Total Breast Reconstruction Using Autologous Fat Grafting Following Nipple-Sparing Mastectomy in Irradiated and Non-irradiated Patients
Although autologous microvascular reconstruction following nipple-sparing mastectomy (NSM) is considered one of the best reconstructive choices, this procedure cannot be offered to all patients. The aim of this study was to define a fat grafting protocol for successful reconstruction following NSM and to assess its reliability in irradiated and non-irradiated patients.
Materials and Methods
Twenty-one patients were prospectively enrolled and stratified in Group-A (11 non-irradiated) and Group-B (10 irradiated) NSMs comparing clinical and aesthetic outcomes. A fat grafting protocol was used to standardize the procedure. Continuous and categorical variables were analysed using the Student t test and the Kruskal–Wallis test, respectively. A value of p ≤ 0.05 was considered statistically significant.
The groups were homogeneous in terms of demographics (p > 0.05), while number of sessions, mean volume of the first two treatments, and overall injected volume showed significant differences (p < 0.001; p < 0.001; p = 0.002). Volume, shape, position of the breast mound, IMF and scar location subscales obtained high score evaluations without a significant difference between the groups (p > 0.05), whereas the skin texture subscale showed a lower score evaluation in Group-B than in Group-A (p = 0.001). Although a significant difference for total subscales was in favour of Group-A (p = 0.001), the global score had a high rate evaluation in both groups (p = 0.132). Inter-rater reliability showed substantial agreement among all categories, total and global scores.
To the best of our knowledge, this is the first prospective series of fat transfer reconstructions following NSM using a systematic approach. Although further studies are required, it may be considered an effective option whenever flap reconstruction cannot be performed.
Level of Evidence III
This journal requires that authors assign a level of evidence to each article. For a full description of these Evidence-Based Medicine ratings, please refer to the Table of Contents or the online Instructions to Authors www.springer.com/00266.
KeywordsAutologous fat transfer Autologous breast reconstruction Nipple-sparing mastectomy Fat grafting Lipofilling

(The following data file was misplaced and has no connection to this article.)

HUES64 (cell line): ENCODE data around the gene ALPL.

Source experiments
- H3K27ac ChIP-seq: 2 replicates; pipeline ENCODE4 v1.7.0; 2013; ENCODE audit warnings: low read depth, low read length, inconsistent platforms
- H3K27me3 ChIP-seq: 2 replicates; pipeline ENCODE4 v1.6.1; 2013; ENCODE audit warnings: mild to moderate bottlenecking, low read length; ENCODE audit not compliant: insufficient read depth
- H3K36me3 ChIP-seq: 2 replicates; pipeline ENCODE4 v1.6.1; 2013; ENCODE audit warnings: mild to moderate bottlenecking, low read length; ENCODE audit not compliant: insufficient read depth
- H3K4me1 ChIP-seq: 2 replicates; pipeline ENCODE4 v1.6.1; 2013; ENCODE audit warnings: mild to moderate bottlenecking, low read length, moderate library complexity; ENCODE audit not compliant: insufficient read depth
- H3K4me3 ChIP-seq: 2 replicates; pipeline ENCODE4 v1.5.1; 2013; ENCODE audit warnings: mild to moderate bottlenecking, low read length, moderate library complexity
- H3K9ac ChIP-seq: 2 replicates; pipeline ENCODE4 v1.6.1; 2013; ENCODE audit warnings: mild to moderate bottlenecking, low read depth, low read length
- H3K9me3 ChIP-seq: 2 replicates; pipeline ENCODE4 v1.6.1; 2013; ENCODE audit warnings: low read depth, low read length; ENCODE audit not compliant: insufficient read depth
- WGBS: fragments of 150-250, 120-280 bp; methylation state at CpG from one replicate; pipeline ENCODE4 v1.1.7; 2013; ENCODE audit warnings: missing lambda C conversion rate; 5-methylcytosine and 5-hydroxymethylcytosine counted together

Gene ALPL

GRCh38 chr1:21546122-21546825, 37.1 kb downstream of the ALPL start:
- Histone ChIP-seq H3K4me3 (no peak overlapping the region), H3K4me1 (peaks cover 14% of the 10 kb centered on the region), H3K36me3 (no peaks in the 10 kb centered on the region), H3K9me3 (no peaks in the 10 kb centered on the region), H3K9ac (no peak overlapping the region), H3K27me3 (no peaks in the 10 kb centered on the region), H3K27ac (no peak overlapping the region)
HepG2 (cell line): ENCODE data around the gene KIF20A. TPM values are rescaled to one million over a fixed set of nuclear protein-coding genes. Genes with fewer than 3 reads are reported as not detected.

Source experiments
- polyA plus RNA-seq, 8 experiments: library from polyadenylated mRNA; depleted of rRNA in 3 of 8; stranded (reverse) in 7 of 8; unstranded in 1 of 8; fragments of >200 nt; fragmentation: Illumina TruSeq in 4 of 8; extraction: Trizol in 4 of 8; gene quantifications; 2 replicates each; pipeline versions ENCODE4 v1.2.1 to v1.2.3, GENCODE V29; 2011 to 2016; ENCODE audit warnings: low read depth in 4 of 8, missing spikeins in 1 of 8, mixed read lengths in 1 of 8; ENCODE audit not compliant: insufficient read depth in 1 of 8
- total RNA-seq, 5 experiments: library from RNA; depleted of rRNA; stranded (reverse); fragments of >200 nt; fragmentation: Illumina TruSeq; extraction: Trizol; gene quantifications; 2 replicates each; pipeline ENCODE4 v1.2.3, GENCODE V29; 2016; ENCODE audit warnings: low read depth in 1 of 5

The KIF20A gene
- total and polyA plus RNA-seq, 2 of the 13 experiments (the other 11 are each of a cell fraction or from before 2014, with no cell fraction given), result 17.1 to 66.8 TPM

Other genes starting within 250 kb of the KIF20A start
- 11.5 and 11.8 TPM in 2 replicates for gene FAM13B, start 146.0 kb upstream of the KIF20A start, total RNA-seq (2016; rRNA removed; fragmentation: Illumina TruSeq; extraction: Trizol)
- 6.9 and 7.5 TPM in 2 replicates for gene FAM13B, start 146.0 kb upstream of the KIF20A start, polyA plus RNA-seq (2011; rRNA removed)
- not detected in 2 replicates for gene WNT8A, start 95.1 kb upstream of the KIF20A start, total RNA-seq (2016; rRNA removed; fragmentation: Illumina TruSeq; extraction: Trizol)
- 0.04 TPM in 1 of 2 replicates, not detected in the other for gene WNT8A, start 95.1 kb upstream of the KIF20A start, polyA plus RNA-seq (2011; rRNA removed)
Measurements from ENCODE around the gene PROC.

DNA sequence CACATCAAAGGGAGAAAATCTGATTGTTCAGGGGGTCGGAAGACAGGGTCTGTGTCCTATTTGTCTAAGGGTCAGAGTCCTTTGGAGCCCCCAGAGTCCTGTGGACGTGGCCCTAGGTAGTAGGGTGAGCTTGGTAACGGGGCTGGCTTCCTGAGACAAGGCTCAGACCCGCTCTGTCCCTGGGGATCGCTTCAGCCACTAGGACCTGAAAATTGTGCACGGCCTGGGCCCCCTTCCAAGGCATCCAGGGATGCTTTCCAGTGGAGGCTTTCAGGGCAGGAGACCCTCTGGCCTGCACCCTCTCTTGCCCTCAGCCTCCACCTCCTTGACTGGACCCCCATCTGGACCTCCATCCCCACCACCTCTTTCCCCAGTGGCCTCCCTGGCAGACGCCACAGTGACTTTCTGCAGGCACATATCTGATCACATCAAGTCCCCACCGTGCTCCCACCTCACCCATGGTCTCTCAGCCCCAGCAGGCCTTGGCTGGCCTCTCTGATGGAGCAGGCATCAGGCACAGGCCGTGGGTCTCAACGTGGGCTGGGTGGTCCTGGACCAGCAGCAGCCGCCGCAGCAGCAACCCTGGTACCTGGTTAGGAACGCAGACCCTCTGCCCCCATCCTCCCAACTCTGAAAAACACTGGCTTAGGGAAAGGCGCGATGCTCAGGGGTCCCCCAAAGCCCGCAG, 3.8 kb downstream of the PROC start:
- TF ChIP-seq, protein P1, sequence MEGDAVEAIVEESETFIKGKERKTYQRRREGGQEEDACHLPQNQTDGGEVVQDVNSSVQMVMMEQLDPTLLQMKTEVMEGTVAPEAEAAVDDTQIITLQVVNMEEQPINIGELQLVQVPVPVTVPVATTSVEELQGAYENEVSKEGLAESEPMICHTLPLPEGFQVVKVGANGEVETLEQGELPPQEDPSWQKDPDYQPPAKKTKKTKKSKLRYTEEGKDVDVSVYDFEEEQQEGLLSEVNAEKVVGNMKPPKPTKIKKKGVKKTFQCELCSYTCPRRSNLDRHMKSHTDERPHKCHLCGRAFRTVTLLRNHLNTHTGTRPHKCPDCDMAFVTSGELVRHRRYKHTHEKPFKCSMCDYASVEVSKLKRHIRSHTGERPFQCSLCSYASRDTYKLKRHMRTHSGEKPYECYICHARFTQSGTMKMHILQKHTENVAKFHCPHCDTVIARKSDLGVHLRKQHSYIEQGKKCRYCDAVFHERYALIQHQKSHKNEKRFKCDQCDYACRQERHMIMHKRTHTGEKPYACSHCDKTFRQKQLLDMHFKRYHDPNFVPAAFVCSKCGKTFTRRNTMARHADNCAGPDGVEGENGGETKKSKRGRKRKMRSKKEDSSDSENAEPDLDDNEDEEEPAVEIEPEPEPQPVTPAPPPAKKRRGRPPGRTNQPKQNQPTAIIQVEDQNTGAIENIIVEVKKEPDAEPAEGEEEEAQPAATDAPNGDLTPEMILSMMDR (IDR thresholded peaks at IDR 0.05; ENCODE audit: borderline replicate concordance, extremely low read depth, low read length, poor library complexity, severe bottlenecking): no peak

Conflict of interest
The authors declare that they have no conflict of interest.
- 6.Coleman SR, Saboeiro AP (2007) Fat grafting to the breast revisited: safety and efficacy. Plast Reconstr Surg 119:775–785; discussion 786–777Google Scholar
- 8.Ross RJ, Shayan R, Mutimer KL, Ashton MW (2013) Autologous fat grafting: current state of the art and critical review. Ann Plast Surg 73:352–357Google Scholar
- 10.Jouglard JPL (1973) Plasties Mammaires pour Hypertrophie et Ptose. Masson et Cie, ParisGoogle Scholar
- 11.Rigotti G, Marchi A, Khouri RK (2009) Minimally invasive autologous mastectomy incisionless reconstruction; external expansion fat grafting and percutaneous scar release: A multicenter experience. In: Paper Presented at 88th Annual Meeting and Symposium of the American Association of Plastic Surgeons; March 24, 2009; Rancho Mirage, CalifGoogle Scholar
- 12.Garbay JR, Rietjens M, Petit JY (1992) Esthetic results of breast reconstruction after amputation for cancer: 323 cases. J Gynecol Obstet Biol Reprod 21:405–412Google Scholar
- 20.Petit JY, Lohsiriwat V, Clough KB, Sarfati I, Ihrai T, Rietjens M et al (2011) The oncologic outcome and immediate surgical complications of lipofilling in breast cancer patients: a multicenter study-milan-paris-lyon experience of 646 lipofilling procedures. Plast Reconstr Surg 128:341–346PubMedCrossRefGoogle Scholar
- 24.Cutuli B, Fourquet A, Luporsi E et al (2005) Standards, Options and Recommendations for the management of ductal carcinoma in situ of the breast (DCIS): update 2004. Bull Cancer 92:155–168Google Scholar